Byron Myhre was hosting band practice outside of Myhre’s Music in Edmonton when his bandmates pointed out that his cell phone location services registered his music store as “Home” and his actual home in Sherwood Park as “Work.”
Home. Byron Myhre has considered Myhre’s Music on 118th Avenue his home for nearly his entire life. Established in 1967, Myhre’s Music was opened by Byron’s father, fiddle legend Alfie Myhre and remains the oldest music store in Edmonton. After spending so much time at Myhre’s Music (formally Alfie Myhre’s Music), Bryon Myhre’s phone registered his family’s store as his home. It seemed fitting. After all, Byron was introduced to playing music at four years old.
Still, Byron wasn’t always convinced that he would follow in his father’s musical footsteps, despite inheriting his father’s love for bluegrass and fiddle. Shortly after high school, Byron was approached by a local medical supply shop that was impressed by his outgoing personality and dynamic sales abilities. Both of his parents were supportive of his new career path. He sold medical supplies for over a year before returning to work at Myhre’s Music, where he’s been ever since.
Byron hated outside sales and knew he was always meant to work alongside his father. This memory triggered Byron’s ambition to continue Alfie’s legacy. Byron looks back, claiming, “It’s where I need to be— where I want to be,” and adds, “I had a really good example: my dad.”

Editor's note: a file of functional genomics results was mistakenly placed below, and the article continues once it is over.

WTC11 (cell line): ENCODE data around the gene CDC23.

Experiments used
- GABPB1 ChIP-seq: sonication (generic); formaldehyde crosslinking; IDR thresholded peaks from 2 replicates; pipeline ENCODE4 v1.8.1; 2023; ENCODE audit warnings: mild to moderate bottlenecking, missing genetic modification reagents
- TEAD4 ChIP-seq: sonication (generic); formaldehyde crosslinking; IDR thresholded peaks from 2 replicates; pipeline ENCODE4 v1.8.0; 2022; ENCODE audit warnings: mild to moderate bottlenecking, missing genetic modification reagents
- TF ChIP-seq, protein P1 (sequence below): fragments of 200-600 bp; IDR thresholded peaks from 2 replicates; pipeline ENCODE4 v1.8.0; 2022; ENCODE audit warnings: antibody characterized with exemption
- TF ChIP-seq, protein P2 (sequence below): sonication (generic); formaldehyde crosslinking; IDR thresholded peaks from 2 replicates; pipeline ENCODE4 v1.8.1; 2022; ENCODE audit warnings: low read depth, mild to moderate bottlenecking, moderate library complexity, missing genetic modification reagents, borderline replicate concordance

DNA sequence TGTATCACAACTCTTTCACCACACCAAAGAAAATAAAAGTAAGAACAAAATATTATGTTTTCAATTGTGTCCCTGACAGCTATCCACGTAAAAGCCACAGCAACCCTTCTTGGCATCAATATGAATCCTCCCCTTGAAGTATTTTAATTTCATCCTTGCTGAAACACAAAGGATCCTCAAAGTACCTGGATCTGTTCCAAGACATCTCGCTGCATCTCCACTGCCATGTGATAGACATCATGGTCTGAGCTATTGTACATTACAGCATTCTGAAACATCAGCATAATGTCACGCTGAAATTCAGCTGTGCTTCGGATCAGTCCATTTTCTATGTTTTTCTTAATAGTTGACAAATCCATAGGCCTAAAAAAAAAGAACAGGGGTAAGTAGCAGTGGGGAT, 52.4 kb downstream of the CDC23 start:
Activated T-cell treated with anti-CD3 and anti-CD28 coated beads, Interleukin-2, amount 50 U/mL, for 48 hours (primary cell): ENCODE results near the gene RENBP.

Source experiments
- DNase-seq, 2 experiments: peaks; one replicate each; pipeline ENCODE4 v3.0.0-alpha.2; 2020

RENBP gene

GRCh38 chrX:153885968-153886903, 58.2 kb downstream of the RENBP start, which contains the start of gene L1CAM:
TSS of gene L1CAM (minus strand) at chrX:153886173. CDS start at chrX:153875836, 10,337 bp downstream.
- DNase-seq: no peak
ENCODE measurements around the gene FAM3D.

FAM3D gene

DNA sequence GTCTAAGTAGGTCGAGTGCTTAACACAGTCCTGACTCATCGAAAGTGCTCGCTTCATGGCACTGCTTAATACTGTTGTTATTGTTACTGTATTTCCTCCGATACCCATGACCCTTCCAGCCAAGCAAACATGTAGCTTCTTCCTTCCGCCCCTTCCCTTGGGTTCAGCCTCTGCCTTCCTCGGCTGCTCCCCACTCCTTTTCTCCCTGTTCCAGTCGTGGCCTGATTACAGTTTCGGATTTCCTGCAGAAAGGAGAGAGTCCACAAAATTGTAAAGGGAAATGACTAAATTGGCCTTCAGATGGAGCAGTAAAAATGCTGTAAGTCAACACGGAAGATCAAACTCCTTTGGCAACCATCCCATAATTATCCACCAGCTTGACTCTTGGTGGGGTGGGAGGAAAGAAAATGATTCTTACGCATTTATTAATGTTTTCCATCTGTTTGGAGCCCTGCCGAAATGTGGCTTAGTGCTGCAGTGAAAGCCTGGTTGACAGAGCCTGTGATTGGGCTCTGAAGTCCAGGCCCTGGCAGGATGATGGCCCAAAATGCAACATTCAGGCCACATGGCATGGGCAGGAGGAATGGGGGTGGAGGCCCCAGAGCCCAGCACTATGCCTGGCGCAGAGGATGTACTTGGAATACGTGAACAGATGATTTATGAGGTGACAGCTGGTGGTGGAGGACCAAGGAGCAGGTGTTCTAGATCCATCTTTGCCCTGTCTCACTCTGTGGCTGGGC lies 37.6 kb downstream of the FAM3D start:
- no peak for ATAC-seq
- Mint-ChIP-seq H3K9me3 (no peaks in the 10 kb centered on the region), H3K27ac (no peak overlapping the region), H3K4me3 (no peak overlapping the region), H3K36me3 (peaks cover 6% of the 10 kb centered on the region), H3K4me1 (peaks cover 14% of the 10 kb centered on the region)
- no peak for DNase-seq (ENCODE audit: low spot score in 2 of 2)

When Byron was a young adult, he worked at the store with his dad every day until 6, then race out the door. On the other hand, Alfie stayed late every night to repair fiddles or restring a wall of guitars. At the time, Byron had no idea why his father stayed so late at the store and “had no idea how much went into it.”
Byron can’t help but chuckle when his oldest son Tanner has one foot out the door the minute the store is closed. He reminisces about being in his twenties and starting his car as soon as his shift was over, having no idea what was going through his dad’s mind then. There’s a familiar vibration when Tanner asks, “What is my dad doing staying here so late?” that makes Byron feel even more at home.
Despite his parents’ official retirement in 2017, they occasionally appear at the store to play a tune or help balance the accounts.
Like his father, Byron grew up playing bluegrass music and travelled across Western Canada, entering and winning almost every fiddle competition he encountered. Byron played fiddle for a well-known Canadian bluegrass band called Jerusalem Ridge, named after a popular bluegrass song by Bill Monroe, better known as ‘Father Bluegrass’.
Byron humbly credits Myhre’s Music’s success and his personal growth to the loyal customers and friends he’s met through both the store and performing. “I can’t believe people come in here and trust me— they respect me,” Byron adds. Some customers even became employees, but the Myhre’s carefully guard who they let into their family business. More than anything, Byron is grateful for the support from the music community and is thrilled to have his son working alongside him to continue the family legacy.
“I can’t believe I can support my family with this, and everything we have is because of this silly store.”
Myah Juneau is a journalist and photographer in Edmonton, Alberta. Aside from writing, Myah enjoys reading and playing hockey.